The G20 Beyond the Public Agenda

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Since its beginning in 1999, the G20 had been a mere finance ministers’ meeting. But when the Panic of 2008 hit, President George W. Bush and President Nicolas Sarkozy of France were instrumental in changing the G20 to the leaders’ meeting it is today.

The Panic of 2008 was one of the greatest financial catastrophes in history. In the aftermath of the Lehman Brothers collapse in September 2008, attention turned to a previously scheduled G20 meeting of finance ministers in November.

At the time, the G7 was the leading forum for economic coordination, but China was not in the G7 and its help would be needed to bail out the global economy.

Once China was included, the door was open to other large emerging markets economies, such as India and Brazil. The guest list was expanded and the G20 leaders’ summit was born.

Leaders at the November 2008 G20 meeting in Washington DC agreed that China was in the best position to pull the world out of the financial crisis, if the Chinese consumer could be mobilized to increase global aggregate demand.

China’s GDP composition was in some ways the mirror image of the United States. Consumption was only 38 percent of the Chinese economy, compared to the towering 70 percent level of the United States.

However, this rebalancing would come entirely at China’s expense. China would have to make all of the adjustments with regard to their currency, their social safety net and twenty-five hundred years of Confucian culture, while the United States would do nothing and reap the benefits of increased net exports to a fast-growing internal Chinese market.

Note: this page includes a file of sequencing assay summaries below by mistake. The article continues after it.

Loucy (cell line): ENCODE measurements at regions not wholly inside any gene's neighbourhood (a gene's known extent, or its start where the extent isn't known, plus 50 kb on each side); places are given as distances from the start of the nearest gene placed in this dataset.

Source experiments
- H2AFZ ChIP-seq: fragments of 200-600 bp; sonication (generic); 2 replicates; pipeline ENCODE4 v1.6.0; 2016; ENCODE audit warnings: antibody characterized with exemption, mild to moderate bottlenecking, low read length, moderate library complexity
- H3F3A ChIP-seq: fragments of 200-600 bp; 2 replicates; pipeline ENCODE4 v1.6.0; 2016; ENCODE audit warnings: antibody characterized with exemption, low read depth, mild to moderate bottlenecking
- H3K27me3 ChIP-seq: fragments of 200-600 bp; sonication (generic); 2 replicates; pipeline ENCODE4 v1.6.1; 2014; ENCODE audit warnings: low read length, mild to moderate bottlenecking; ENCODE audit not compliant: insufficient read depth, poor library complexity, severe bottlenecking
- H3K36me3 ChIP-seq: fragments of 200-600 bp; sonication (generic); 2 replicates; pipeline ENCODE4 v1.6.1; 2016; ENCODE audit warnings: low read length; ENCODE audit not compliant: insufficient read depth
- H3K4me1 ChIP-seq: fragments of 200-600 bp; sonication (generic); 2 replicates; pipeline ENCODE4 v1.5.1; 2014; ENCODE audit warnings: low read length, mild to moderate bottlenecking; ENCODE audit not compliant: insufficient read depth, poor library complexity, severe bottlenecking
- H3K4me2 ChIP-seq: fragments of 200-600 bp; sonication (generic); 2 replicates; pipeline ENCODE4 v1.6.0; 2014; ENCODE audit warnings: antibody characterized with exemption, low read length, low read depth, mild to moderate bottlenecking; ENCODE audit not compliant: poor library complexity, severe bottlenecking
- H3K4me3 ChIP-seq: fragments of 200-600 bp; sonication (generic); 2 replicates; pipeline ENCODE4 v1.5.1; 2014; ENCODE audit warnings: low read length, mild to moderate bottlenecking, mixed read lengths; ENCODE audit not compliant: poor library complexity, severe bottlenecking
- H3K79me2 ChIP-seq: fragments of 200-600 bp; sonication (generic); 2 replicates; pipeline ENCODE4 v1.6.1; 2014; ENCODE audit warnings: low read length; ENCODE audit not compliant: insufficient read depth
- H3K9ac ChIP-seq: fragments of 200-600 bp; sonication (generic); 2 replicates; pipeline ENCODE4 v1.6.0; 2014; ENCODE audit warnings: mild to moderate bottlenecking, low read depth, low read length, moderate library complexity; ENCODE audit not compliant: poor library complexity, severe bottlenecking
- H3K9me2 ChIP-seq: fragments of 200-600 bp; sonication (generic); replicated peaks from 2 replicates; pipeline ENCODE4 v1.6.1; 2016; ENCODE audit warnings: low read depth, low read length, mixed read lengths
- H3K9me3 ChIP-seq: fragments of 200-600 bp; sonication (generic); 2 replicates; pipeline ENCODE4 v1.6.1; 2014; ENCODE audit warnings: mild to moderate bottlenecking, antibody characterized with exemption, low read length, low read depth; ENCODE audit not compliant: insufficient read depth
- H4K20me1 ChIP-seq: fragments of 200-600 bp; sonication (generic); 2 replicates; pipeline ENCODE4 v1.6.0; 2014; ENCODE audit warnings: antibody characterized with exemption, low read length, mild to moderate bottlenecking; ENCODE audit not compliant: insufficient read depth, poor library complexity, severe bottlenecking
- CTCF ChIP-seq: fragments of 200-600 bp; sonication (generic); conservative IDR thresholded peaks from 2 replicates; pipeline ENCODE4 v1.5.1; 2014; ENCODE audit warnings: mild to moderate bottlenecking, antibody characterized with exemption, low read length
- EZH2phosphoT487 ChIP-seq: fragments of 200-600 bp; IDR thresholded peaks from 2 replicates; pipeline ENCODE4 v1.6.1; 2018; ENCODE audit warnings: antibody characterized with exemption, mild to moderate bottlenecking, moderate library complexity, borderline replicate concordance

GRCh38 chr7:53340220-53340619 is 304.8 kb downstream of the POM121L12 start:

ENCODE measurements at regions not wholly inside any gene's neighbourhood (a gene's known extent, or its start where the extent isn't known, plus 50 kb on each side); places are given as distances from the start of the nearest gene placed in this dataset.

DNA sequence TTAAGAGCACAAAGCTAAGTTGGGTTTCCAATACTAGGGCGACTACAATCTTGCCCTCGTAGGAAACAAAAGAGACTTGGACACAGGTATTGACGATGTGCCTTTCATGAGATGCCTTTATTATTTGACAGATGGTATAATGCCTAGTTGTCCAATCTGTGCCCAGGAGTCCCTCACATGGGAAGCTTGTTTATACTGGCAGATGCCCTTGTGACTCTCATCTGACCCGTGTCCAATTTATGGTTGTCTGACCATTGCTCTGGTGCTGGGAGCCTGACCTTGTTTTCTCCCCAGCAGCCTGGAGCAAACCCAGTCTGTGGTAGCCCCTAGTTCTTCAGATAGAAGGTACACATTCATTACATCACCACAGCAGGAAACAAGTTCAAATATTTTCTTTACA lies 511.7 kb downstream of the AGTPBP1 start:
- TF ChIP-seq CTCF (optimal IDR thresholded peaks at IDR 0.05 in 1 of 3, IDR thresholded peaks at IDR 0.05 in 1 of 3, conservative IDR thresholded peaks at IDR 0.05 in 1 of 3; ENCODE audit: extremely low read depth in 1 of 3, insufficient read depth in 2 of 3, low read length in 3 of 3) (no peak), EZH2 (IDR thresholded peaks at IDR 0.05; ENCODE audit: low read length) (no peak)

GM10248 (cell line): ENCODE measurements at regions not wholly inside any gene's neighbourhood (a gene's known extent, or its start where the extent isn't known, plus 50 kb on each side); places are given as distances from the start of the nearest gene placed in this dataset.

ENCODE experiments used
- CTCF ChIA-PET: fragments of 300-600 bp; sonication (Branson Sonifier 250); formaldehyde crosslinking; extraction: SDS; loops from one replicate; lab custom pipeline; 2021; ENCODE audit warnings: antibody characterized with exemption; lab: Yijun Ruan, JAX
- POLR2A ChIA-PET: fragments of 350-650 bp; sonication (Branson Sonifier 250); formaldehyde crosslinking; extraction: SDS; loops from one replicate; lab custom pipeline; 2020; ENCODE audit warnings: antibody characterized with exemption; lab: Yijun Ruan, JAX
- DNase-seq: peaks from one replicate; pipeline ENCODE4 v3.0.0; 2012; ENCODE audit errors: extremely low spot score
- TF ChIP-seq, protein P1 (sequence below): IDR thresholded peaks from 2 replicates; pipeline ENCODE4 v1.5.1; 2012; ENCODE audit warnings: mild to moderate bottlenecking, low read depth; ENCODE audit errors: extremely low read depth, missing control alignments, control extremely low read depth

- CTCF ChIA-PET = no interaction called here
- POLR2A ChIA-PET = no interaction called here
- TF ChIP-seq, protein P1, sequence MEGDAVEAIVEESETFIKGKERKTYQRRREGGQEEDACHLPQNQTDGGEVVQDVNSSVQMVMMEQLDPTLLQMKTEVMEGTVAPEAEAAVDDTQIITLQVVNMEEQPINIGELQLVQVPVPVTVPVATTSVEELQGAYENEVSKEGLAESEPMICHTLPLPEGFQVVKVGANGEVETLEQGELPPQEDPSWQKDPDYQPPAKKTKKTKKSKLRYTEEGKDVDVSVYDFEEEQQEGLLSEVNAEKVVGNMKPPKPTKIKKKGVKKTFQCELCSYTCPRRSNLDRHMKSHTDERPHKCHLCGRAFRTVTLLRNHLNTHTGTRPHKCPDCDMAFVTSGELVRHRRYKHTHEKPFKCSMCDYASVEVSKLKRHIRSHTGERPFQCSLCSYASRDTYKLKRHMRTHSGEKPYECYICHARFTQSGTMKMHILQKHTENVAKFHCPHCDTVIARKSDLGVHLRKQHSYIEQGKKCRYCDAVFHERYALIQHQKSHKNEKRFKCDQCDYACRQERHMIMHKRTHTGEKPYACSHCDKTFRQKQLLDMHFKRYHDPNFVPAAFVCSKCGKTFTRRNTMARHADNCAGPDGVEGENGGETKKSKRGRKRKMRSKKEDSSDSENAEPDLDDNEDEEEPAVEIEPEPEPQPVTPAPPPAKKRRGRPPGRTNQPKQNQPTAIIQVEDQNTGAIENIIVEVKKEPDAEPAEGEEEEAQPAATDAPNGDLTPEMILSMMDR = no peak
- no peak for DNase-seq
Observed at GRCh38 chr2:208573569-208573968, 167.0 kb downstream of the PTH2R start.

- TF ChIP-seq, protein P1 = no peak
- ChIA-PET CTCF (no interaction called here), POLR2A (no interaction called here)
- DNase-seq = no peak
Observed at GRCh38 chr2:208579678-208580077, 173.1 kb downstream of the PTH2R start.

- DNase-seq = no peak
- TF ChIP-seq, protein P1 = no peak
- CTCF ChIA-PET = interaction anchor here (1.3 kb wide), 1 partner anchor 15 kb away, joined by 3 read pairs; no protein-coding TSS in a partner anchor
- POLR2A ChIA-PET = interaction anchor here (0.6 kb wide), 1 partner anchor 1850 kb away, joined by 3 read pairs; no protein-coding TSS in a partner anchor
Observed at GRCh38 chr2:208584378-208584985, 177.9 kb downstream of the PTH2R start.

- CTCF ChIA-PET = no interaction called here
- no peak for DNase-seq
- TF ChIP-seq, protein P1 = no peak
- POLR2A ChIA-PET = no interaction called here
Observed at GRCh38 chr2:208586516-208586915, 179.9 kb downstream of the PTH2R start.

This was the beginning of a globalist outlook for the G20, because the group wanted the U.S. economy to rebound.

The next G20 summit was in London in April 2009. The first two G20 summits, in Washington and London, were devoted to an immediate response to the Panic of 2008 and the need to create new liquidity sources through the IMF.

Those summits were also preoccupied with plans to rein in the banks and their greed-based compensation structures, which provided grotesque rewards for short-term gains but caused the long-term destruction of trillions of dollars of global wealth.

The third G20 summit was held in Pittsburgh in September 2009. By then leaders felt that while vulnerabilities remained, enough global financial stability had returned that they could look past the immediate crisis and begin to think about ways to get the global economy moving again.

That’s when the idea for increased U.S. exports and the associated revaluation of the yuan came the fore. The Pittsburgh G20 leaders’ summit produced a breakthrough plan for the kind of rebalancing of growth that the U.S. wanted.